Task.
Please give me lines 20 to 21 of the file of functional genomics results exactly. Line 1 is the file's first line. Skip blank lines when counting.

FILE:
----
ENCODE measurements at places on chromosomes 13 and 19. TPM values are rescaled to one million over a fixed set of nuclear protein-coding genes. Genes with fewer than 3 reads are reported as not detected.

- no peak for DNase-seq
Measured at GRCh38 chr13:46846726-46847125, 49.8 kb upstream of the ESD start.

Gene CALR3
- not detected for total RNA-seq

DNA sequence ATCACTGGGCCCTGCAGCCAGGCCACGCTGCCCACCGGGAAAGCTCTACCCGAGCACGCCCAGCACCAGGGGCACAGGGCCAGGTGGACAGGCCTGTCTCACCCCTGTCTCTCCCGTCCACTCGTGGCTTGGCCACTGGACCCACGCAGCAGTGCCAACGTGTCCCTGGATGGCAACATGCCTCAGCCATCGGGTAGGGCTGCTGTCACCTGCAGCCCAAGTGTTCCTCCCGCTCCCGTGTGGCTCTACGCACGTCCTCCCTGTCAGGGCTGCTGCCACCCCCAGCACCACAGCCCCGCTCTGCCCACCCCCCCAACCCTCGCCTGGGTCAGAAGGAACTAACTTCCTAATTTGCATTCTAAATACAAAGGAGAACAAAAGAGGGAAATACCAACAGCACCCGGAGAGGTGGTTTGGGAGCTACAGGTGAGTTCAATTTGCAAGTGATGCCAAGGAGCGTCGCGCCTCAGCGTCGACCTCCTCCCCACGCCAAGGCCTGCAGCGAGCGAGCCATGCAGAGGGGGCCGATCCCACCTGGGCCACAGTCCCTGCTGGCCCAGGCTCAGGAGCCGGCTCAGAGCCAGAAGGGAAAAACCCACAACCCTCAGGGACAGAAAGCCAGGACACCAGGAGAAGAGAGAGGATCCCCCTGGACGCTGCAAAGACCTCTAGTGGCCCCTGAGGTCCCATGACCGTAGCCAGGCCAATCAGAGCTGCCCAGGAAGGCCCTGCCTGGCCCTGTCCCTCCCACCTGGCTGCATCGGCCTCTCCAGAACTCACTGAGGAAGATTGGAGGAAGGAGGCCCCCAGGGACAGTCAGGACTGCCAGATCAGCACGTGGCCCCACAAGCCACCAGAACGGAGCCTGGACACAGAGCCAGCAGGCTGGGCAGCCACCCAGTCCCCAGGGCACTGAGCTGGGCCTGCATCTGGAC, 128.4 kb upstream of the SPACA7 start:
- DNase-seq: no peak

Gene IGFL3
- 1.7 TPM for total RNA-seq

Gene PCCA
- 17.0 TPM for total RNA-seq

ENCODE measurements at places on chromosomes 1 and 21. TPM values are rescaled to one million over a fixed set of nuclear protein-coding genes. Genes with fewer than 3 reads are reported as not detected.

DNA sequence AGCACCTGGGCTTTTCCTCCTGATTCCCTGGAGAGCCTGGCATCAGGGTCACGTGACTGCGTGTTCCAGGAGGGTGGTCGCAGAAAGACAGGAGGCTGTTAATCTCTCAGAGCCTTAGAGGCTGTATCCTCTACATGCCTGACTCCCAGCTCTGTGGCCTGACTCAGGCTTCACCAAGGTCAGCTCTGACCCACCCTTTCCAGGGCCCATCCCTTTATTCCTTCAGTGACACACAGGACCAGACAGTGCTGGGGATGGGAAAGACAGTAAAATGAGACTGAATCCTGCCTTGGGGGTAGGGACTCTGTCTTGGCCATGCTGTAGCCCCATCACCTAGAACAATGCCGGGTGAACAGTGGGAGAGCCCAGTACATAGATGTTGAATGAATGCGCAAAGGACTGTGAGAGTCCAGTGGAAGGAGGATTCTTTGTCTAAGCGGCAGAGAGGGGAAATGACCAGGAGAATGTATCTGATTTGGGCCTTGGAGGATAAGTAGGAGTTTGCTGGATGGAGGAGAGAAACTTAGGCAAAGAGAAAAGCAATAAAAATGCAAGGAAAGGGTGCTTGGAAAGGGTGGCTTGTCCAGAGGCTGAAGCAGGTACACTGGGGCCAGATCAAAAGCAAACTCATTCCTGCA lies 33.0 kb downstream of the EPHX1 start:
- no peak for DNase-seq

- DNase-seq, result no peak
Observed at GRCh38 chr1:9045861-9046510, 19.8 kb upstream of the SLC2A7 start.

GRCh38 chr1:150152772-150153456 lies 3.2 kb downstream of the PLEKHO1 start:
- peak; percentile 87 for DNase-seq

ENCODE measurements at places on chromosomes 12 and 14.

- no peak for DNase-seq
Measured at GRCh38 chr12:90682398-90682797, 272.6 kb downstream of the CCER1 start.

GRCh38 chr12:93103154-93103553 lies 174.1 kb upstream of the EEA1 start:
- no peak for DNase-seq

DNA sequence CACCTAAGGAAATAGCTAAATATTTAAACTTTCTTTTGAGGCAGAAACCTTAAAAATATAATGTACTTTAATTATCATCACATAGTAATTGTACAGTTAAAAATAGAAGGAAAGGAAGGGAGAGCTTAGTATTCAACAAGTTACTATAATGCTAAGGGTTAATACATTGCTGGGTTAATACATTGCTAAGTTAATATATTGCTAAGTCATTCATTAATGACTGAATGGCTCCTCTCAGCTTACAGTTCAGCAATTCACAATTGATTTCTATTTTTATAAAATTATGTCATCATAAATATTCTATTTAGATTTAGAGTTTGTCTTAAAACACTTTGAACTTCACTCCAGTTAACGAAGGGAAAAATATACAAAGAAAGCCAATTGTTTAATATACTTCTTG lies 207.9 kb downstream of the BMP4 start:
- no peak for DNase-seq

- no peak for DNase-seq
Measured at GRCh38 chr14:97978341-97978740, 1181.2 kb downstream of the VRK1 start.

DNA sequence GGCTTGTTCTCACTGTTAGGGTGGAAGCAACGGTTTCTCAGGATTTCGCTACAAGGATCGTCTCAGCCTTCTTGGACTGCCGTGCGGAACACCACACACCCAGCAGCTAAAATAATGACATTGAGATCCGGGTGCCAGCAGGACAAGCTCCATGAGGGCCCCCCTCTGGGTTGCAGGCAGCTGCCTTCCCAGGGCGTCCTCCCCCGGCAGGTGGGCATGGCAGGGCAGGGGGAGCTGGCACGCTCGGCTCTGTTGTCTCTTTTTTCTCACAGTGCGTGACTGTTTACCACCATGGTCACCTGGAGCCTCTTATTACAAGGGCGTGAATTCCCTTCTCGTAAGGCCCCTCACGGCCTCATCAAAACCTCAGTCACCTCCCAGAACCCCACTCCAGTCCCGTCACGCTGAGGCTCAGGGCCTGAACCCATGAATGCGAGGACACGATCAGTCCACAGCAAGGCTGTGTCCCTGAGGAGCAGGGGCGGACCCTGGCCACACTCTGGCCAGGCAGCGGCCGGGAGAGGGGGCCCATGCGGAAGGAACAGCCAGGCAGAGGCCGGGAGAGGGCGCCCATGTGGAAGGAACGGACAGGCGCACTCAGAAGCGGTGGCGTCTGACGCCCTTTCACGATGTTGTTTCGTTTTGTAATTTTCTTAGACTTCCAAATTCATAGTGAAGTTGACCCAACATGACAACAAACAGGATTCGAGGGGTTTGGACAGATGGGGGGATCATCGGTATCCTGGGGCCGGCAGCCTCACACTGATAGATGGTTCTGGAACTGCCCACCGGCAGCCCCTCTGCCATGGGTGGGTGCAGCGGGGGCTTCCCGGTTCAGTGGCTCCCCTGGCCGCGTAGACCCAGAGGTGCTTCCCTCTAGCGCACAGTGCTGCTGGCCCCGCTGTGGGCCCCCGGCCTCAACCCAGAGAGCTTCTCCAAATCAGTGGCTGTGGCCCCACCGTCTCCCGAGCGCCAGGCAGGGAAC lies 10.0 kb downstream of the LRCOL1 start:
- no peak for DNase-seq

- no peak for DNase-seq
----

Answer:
- no peak for DNase-seq
Measured at GRCh38 chr12:90682398-90682797, 272.6 kb downstream of the CCER1 start.